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EAST PALESTINE Civil War soldier will be honored



Published: Sat, May 12, 2001 @ 12:00 a.m.



Area historians have been researching the Civil War soldier's life for more than two years.

By NANCY TULLIS

VINDICATOR SALEM BUREAU

EAST PALESTINE -- On Aug. 21, 1862, Joseph Davis, a 23-year-old immigrant from South Wales, enlisted with the 104th Ohio Volunteer Infantry Company C.

By the time of his discharge on May 29, 1865, he had fought Confederate troops in places such as Atlanta, Nashville, Tenn., and Wilmington, N.C.

Against the Confederate Army of Tennessee at the battle of Franklin, Tenn., on Nov. 30, 1864, Davis captured a Confederate battle flag and was wounded. For those efforts, he later received a Medal of Honor.

Memorial marker: Historical society members and local chapters of the American Legion and Veterans of Foreign Wars will honor Davis by dedicating a commemorative marker at 1 p.m. May 26 at Boatman Cemetery. The marker recognizes Davis as a Civil War veteran and Medal of Honor winner, she said.

Area historians, including local genealogists and the East Palestine Historical Society and Boatman Memorial Preservation Association, have been researching Davis' life for more than two years.

Ken Baril, an independent researcher from Cincinnati, and Ray Albert of the Medal of Honor Historical Society, Columbus, also provided information about Davis, and they think he is buried in Boatman Cemetery.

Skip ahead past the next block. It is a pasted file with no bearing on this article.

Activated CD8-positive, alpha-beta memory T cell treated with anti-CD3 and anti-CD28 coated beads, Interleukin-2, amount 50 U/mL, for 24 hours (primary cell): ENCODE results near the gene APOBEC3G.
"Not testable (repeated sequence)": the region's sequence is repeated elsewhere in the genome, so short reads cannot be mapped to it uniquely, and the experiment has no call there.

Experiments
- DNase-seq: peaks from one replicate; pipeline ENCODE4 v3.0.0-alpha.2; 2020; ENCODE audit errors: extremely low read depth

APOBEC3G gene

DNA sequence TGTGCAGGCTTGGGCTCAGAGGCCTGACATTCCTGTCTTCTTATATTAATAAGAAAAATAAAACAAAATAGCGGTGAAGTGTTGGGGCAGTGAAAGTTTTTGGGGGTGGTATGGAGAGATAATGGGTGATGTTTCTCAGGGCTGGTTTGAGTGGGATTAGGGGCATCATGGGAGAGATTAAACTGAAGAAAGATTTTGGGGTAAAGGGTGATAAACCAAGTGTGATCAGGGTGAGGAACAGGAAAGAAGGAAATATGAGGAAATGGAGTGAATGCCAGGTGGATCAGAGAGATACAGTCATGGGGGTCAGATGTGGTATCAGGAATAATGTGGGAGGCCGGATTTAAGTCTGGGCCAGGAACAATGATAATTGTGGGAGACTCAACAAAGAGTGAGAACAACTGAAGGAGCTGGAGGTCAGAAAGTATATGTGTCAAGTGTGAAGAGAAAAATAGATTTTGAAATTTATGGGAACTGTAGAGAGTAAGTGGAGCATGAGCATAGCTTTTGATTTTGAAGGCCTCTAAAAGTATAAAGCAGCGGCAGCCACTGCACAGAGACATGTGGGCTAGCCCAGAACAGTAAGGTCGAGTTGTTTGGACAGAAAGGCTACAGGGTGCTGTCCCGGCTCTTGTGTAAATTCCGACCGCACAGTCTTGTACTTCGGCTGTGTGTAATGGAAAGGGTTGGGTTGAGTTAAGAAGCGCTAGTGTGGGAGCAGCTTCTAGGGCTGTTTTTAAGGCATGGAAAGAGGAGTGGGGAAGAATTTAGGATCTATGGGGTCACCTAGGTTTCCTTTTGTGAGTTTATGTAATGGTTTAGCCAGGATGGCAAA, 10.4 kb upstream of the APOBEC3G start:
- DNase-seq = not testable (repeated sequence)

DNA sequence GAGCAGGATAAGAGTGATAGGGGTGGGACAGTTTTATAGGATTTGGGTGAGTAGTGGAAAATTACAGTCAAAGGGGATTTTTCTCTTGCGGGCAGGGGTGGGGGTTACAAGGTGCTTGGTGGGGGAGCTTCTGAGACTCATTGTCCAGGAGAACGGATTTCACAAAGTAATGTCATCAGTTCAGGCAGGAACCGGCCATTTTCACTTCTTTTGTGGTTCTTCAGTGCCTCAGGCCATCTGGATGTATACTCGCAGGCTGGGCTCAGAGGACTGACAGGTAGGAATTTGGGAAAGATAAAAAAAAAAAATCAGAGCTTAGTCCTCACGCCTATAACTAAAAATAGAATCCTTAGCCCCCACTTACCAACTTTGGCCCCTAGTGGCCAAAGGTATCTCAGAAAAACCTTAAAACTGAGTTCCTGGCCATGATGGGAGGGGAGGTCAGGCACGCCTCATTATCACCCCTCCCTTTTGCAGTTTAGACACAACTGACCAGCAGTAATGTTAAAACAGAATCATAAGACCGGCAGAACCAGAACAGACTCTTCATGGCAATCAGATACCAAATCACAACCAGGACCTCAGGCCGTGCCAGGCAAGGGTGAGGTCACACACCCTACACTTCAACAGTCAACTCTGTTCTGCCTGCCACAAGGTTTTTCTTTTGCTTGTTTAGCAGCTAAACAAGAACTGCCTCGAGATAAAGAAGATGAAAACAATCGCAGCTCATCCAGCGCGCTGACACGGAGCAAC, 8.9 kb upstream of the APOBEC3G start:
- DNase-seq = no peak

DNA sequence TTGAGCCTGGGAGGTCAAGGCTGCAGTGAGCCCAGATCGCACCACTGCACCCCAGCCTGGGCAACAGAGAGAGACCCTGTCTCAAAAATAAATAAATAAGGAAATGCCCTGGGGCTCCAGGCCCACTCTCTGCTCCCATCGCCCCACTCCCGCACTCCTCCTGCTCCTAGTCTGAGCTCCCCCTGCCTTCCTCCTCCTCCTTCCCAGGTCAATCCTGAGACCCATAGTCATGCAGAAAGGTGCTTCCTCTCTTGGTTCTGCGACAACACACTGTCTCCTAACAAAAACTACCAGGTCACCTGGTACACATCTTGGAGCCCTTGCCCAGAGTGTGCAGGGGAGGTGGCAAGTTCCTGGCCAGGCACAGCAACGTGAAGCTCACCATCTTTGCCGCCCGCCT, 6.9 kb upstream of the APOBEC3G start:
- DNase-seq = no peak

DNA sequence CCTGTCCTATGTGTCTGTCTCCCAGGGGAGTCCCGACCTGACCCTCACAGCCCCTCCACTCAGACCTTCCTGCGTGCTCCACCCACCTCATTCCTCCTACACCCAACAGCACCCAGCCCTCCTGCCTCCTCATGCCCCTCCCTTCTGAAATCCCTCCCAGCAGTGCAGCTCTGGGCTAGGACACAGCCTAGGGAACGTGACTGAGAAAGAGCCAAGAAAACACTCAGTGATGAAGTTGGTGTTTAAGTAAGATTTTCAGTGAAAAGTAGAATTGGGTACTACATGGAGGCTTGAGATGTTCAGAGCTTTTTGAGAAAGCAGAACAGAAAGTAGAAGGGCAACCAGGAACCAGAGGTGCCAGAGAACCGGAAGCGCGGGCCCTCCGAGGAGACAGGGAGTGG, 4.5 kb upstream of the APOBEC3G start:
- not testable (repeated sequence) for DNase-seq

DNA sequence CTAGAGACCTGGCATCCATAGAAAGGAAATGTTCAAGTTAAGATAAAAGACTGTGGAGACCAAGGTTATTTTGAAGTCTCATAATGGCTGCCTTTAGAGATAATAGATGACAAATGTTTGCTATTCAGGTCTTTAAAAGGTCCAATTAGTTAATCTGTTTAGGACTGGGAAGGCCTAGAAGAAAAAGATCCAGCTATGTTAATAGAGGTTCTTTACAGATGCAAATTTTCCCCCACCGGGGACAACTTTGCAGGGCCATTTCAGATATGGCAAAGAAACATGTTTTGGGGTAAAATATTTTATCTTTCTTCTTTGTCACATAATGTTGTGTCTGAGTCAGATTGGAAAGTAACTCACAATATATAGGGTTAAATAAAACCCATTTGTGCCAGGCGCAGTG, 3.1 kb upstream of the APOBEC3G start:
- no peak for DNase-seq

Results inconclusive: Julia Clark of the Boatman Memorial Preservation Association said research efforts have been inconclusive as to whether Davis is among the 24 Revolutionary War, War of 1812 and Civil War veterans buried in Boatman Cemetery, the city's first. Many of the graves there are unmarked, and there are few records, she said.

Clark said enlistment papers describe Davis as 5 feet 6 inches tall, with blue eyes and a dark complexion. He listed his occupation as a blacksmith.

Davis returned to East Palestine after his discharge. He and his wife, Elizabeth, had one son, Elmer.

Naturalization papers approving his U.S. citizenship state that he applied on Oct. 8, 1870.

His name appears on U.S. Census 1870 records of East Palestine, but not those of the 1880 census, Clark said.




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